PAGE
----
I've long been somewhat sceptical of the idea of 'work-life balance'. Working and 'life' are not two opposites to be balanced. In professions like librarianship this can be especially so: many librarians proudly identify as librarians primarily. This is not unproblematic, but it does highlight that separating 'life' from 'work' is quite artificial. The idea of 'balance' needs to also be interrogated. Working hard or long hours is not, in itself, necessarily unbalanced. The idea of flow or being 'in the zone' can often lead to long periods of productive and highly enjoyable work. Flow is pretty hard to achieve in a busy open plan office, but I've had periods of getting enjoyably lost in the Koha weeds over the last few months, piecing together how we might reconceptualise our collection management, or take advantage of a particular feature. My loss of balance was, rather, driven by a self-imposed requirement that our migration must go flawlessly, or I would somehow have let down the entire Koha and library community. In hindsight this was a stupid amount of pressure to put on myself, but it happened. At the very moment I should have been feeling excited and triumphant at what turned out to be a reasonably successful migration (system down for only one day, which was a public holiday anyway), I was instead exhausted, stressed and not much fun to be around. I'm about to start six weeks of leave, so no need to feel any kind of sympathy! I think the lesson here is to always maintain a sense of perspective, and have people around who can tell you when you're starting to get out of control.

Collaboration

Koha ILS is the first open source library management system in the world and I still can't quite believe I managed to jump through all the hoops to move my five-branch library service onto it. There are things about Koha that are magical because they just work the way people expect them to work, but naturally there are also parts of the system that are less well developed, or appear to have been poorly thought through, or simply work in a particular way that is fine for many libraries but not so great for ours. Such is the nature of software generally, but the beauty of an open source system is that if you have the money or skills, you can fix, improve or extend it. My argument for moving to Koha has, from the beginning, been about flexibility and local control of our tools, rather than about saving money. Of course, the way this all works is that open source software is collaborative. It's not just that individual developers or organisations can use the code, but rather that the system is built by the Koha community as a community. Bugs are listed, patches are tested and signed off, proposals are made, questions are asked and answered. It's not perfect. I'd like a lot more documentation, and exactly how the whole system works is pretty mysterious for newbies, but everyone involved recognises that: they're just all really busy. The people I've spoken to about this have all responded by encouraging me to help fix it, rather than responding in any defensive way: the way to make things better is to just make things better.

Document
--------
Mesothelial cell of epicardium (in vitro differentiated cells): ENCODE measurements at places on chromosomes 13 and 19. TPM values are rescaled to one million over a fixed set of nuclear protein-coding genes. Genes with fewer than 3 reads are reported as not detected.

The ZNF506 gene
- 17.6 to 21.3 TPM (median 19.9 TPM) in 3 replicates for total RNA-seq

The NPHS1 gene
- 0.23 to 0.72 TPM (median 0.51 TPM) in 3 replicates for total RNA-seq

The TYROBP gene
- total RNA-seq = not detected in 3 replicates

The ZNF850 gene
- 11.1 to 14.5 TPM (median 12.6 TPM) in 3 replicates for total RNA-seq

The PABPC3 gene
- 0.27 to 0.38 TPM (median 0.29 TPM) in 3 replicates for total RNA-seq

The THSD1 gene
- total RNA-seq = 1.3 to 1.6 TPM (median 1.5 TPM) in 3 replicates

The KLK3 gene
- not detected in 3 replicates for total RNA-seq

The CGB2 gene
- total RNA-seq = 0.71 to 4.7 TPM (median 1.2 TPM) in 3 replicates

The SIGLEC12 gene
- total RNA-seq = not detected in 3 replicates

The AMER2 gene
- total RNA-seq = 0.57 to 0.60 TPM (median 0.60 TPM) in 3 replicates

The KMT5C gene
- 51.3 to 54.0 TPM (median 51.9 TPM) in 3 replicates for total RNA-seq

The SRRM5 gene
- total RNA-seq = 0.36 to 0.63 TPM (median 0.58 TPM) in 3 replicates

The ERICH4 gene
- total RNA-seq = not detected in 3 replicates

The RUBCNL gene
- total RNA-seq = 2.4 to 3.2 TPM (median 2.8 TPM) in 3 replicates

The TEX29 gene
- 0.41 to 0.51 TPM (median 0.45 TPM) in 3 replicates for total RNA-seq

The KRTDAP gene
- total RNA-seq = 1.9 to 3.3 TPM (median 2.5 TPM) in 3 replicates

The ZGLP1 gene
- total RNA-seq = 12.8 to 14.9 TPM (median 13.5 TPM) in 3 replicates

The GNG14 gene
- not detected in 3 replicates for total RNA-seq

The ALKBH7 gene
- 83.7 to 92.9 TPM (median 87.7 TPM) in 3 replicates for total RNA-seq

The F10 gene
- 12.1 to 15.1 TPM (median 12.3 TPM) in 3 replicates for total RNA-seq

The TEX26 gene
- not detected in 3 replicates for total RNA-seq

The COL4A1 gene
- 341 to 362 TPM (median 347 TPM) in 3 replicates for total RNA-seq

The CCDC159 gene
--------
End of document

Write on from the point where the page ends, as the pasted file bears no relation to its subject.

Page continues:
I've been a fan of open source - and Koha - for a long time, but this year as I've worked on Koha implementation I've been surprised how much moving to a completely open source architecture has changed the way I approach the options available to us for future projects. We're now running an open source web CMS (Joomla!), room and equipment booking system (Brushtail), and library management system (Koha). With our core system now open source, I've noticed that my colleagues and I are already starting think much more in terms of "we could approach problem X with solution Y" rather than "I wish system A had feature B". It can be a subtle difference, but the very fact that we could adjust how our system works without asking anyone's permission has changed the way we think about what's possible at all. In reality, 'asking for permission' still happens with Koha core development, because patches are discussed, tweaked and signed-off. But this is collaboration with peers, not begging a vendor for a feature that's "not on their roadmap". For the ambitious solutions we'll need funding and fee-for-service development. But unlike the black box of proprietary software licensing, we'll have a reasonably clear idea what we're going to get for our money.